The Appeals Council of the Bureau of Hearings and Appeals, after reviewing the decision of the hearing examiner, supported his decision, and the decision of the hearing examiner then became the final decision of the Secretary of Health, Education and Welfare pursuant to Section 205(g) of the Act.
It is the plaintiff's contention that the hearing examiner by accepting the documentary evidence offered against him and by rejecting the oral evidence, did not consider the probative value of the evidence offered and, accordingly, there was no substantial evidence to support the decision.
In order for the hearing examiner to make a determination as to the plaintiff's age at the time of his presentation of an application for old-age insurance benefits, it was incumbent upon the hearing examiner to test the credibility of witnesses and to make an evaluation of the evidence.
After reviewing the record, it is clear that the plaintiff has failed to establish that the finding of the hearing examiner was not supported by substantial evidence. Conflicting evidence was offered as to the date of birth of the plaintiff. The regulations indicate the weight to be given the evidence which is offered to prove age. The hearing examiner, after hearing the witnesses and all of the evidence involved, concluded that the best evidence as to the plaintiff's age was based upon the documents involved. There was no indication that the hearing examiner failed to consider the probative value of the evidence as presented.
If, in fact, the plaintiff's birth was of a time as to entitle him to the benefits of the Act, by his own conduct he has so befuddled the circumstances as to virtually conceal the facts. The hearing examiner was required, and did, apply the rules of law to the evidence, and by his own judgment fairly concluded what was the plaintiff's birth date.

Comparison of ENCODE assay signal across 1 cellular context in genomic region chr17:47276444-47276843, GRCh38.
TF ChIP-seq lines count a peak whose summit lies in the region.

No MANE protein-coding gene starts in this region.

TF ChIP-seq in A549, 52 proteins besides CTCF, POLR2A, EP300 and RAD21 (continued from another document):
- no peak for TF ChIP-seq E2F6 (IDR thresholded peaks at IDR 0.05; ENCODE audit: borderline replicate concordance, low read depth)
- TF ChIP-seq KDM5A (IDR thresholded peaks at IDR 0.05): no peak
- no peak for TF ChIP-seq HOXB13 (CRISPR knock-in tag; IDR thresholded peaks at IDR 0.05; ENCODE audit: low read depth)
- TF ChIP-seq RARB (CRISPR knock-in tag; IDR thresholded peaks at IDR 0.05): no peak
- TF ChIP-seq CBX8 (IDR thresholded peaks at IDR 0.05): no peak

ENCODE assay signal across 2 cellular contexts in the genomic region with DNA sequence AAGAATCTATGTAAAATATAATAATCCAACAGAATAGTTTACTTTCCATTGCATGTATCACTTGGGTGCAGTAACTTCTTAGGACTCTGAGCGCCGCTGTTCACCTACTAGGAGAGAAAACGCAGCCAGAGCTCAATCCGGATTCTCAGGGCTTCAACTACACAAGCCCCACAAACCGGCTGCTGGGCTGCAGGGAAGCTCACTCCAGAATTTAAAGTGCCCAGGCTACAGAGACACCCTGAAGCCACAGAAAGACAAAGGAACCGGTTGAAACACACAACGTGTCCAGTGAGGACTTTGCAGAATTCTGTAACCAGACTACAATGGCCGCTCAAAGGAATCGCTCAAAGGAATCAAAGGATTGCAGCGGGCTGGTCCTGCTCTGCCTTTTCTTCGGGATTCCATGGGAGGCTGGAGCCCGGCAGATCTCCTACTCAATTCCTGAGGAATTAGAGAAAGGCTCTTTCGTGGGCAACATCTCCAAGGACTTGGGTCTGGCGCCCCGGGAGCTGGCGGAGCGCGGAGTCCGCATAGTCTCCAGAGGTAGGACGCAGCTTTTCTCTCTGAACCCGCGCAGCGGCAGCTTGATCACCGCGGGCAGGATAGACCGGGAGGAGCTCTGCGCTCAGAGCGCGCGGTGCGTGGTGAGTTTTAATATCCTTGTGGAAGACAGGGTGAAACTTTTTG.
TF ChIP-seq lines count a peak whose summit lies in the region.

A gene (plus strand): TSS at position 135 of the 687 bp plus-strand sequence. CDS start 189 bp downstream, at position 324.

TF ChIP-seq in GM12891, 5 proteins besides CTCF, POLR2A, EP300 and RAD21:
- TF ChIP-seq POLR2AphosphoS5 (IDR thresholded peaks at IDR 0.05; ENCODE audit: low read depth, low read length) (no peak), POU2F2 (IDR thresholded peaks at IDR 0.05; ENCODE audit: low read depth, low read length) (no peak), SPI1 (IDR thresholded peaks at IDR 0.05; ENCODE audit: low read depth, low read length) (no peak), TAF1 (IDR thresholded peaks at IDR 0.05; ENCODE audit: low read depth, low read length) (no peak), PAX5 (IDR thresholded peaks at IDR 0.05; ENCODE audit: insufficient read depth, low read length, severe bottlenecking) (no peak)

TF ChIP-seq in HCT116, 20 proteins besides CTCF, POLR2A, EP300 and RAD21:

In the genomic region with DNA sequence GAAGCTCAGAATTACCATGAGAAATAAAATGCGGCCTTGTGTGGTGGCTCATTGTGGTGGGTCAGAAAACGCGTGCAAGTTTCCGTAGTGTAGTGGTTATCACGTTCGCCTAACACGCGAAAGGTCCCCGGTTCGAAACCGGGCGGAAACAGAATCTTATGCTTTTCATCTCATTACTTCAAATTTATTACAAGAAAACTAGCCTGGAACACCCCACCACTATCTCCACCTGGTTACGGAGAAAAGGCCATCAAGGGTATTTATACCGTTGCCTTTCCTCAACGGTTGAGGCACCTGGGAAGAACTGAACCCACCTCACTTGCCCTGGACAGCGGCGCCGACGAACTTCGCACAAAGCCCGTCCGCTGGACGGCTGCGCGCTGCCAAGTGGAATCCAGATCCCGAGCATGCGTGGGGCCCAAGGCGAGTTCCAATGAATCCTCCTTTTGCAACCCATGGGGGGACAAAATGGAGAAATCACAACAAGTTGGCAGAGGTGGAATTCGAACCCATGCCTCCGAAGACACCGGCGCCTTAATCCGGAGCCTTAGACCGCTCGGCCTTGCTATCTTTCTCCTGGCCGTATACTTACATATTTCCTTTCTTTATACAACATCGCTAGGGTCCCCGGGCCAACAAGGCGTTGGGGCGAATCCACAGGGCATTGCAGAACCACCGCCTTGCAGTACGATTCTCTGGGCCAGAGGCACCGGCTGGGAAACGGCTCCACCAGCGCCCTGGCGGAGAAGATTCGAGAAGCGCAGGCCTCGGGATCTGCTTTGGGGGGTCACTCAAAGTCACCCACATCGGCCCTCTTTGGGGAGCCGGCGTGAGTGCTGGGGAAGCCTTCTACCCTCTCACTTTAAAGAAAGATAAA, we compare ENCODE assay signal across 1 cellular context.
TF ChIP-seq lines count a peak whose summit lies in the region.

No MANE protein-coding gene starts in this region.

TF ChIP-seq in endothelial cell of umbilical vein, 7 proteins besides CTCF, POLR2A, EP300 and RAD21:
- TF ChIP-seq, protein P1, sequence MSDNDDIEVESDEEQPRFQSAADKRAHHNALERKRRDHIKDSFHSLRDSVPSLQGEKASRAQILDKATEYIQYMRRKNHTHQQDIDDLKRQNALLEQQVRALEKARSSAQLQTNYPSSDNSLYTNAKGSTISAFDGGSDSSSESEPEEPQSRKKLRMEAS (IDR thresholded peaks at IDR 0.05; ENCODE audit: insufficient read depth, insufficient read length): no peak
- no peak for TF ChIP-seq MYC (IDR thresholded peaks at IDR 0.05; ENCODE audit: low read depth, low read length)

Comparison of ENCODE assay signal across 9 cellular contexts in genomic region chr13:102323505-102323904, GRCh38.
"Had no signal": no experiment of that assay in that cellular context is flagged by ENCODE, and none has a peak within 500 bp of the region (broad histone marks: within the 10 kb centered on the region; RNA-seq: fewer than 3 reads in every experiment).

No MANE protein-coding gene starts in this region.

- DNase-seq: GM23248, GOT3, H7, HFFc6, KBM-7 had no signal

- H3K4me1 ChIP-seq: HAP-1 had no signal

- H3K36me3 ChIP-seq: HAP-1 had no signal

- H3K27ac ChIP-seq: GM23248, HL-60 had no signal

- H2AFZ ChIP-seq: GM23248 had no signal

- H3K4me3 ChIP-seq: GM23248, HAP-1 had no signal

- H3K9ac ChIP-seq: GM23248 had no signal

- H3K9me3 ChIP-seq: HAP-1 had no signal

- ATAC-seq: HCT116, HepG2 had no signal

It is difficult to see how the plaintiff can complain here or now. His willful action in the year 1923 was for his own self-serving purpose. If he was in fact 27 years old in 1923, he was old enough to know what he was doing, and in the years following his establishment in the United States, he had a long time in which to realize and correct any vital mistake. That he did not do so could properly raise the inference that his true age was as indicated by documentary evidence. Not until 1956 did he make any effort to correct his mistake -- and then only to serve what may fairly have been his anticipation of advancing his monetary gain. It was for the hearing examiner to consider this evidence in connection with all the other evidence as a whole and to give it such weight as he believed proper, as well as the oral evidence of the plaintiff in connection with all the evidence as a whole and to give the plaintiff's evidence such credibility as he believed it entitled to.
The hearing examiner may be in factual error, but if he is, it does not appear on the record. This Court is bound by that determination as long as the findings are supported by substantial evidence.
Rosewall v. Folsom, 239 F.2d 724 (C.A.7, 1957) Since there is a substantial basis for the Secretary's findings, the motion of the United States Attorney for summary judgment will be granted.